Traffic

Morning-rush traffic crowds the intersection of Willbrook Blvd. and Ocean Highway.

The US 17 Corridor in Georgetown County has seen an explosion of growth in recent years.

The 19-mile stretch between the intersection of US 17 and US 17 Bypass in Murrells Inlet and the border of Hobcaw Barony sees an average of 35,000 vehicles every day.

Many residents are concerned about traffic congestion and dangerous intersections located through the corridor.

The road has faced many issues over the years including how to move traffic safely through the local resorts and housing communities while also allowing easy access to businesses and accommodating bicycle and pedestrian traffic.

Mark Hoeweler, Assistant Executive Director of the Waccamaw Regional Council of Governments, said the stretch of highway has seen its share of improvements over the years but there are ways to make the road more efficient without compromising safety.

“There are some safety issues,” Hoeweler said. “When you mix people that are familiar with the roads with tourists that can cause friction and lead to accidents.”

The Grand Strand Area Transportation Study is a partnership between Georgetown County, the city of Georgetown, Waccamaw Regional Council of Governments and a consulting firm, AECOM to look into those problems and update a previous corridor study that was done in 2003.

According to its website, “The corridor study will analyze traffic operations, crash history, growth patterns and access management strategies to improve safety and traffic flow.”

“We are not starting something new,” Hoeweler said. “We are taking what was done before and checking boxes what has been done, which hasn’t, what is still relevant and seeing what new ideas may be out there.”

The result of the preliminary engineering and traffic study will result in short-term, mid-term and long-term recommendations that local governments and the SCDOT could implement with adequate funding.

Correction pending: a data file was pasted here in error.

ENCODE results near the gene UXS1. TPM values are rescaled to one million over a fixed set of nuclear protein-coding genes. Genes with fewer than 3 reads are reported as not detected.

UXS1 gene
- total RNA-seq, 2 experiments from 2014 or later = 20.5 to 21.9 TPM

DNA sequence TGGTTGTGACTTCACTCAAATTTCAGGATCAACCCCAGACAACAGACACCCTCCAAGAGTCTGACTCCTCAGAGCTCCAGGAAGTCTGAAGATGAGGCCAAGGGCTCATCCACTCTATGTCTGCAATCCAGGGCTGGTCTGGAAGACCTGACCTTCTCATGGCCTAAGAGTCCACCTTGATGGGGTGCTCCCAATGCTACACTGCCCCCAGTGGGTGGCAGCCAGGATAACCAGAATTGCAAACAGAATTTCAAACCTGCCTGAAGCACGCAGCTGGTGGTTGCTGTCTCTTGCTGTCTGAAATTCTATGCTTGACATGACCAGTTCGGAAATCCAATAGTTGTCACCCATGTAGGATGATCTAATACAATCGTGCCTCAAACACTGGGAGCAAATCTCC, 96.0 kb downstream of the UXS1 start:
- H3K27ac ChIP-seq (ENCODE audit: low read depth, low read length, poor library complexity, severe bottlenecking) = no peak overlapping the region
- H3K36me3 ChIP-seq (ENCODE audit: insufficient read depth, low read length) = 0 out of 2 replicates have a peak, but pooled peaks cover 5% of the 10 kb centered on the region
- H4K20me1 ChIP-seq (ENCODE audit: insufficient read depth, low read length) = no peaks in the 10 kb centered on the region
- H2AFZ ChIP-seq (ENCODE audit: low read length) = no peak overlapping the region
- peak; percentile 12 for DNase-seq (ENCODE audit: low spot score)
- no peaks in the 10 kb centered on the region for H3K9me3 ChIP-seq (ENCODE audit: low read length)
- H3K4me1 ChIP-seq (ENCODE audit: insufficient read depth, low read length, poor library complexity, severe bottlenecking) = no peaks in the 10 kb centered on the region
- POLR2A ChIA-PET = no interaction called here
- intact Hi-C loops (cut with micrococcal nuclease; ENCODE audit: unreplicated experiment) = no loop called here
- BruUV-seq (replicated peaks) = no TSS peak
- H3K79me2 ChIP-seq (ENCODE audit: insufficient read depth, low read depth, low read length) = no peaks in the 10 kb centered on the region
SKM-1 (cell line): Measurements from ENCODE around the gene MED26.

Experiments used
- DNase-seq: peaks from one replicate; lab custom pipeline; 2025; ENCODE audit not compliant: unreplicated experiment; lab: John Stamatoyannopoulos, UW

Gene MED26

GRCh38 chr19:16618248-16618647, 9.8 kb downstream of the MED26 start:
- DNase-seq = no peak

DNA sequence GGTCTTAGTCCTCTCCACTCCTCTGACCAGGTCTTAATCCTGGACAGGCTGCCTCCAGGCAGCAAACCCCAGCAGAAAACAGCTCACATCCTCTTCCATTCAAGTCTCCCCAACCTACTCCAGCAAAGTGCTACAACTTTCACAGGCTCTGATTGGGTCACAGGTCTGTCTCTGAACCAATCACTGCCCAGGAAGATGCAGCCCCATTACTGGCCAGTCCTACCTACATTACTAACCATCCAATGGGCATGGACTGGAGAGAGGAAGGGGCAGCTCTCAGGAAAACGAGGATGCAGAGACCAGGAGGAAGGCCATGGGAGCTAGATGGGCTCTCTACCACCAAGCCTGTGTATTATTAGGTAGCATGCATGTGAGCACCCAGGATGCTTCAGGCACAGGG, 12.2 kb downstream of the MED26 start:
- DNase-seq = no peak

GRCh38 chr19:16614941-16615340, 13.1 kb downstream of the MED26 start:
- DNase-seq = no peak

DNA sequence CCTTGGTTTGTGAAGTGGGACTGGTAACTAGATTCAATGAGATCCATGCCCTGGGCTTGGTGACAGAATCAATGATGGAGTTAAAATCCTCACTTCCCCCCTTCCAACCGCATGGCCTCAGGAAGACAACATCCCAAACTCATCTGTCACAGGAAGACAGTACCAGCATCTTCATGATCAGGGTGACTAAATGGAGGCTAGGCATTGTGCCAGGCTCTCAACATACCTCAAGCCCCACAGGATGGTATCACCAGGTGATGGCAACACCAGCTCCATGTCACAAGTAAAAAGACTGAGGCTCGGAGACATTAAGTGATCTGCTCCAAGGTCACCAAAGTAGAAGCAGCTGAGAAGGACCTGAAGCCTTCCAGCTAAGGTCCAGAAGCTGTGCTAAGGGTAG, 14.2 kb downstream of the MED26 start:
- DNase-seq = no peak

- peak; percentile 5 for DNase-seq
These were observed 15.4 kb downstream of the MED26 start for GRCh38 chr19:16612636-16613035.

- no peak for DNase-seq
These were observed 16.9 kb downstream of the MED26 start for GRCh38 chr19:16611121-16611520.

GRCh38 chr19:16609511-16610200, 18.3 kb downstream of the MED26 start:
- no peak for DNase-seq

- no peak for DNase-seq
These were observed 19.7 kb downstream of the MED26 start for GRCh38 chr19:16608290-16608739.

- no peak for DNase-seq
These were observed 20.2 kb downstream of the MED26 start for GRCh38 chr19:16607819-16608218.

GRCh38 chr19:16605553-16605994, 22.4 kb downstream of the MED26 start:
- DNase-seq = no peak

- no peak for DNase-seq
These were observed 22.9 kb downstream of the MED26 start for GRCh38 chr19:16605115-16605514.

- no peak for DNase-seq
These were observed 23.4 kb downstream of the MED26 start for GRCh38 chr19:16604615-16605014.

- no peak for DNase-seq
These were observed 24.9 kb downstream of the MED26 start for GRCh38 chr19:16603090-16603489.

Some solutions could be intersection improvements to relieve congestion, geometric improvements to improve safety and signal timing.

The current study began back in June and officials expect it to be completed in a nine-month timeframe. The GSAT is encouraging residents to go visit their website, https://wikimapping.com/US17.html.

There citizens can leave comments for the project team about specific locations on the corridor and there is also a frequently asked questions page where you can find more information about the study.

According to Hoeweler, many have already left useful comments that will be very helpful in their proposals.

“We found this to be a very useful tool,” Hoeweler said. “Even public meetings where you get a lot of citizens, there is sometimes a hesitancy to vocalize your opinions.”

Public information meetings where citizens can give input will held as the study progresses with the first one tentatively scheduled Sept. 17. The location and time will be announced.

“Our strategy is to get public input upfront, to take the temperature of what people think, what things are wrong, what issues need to be fixed and what needs to be looked out,” Hoeweler said. “We will take all of that information in, and put the ideas into a proposal. We will then come back to the public again and allow them to comment on our recommendations. “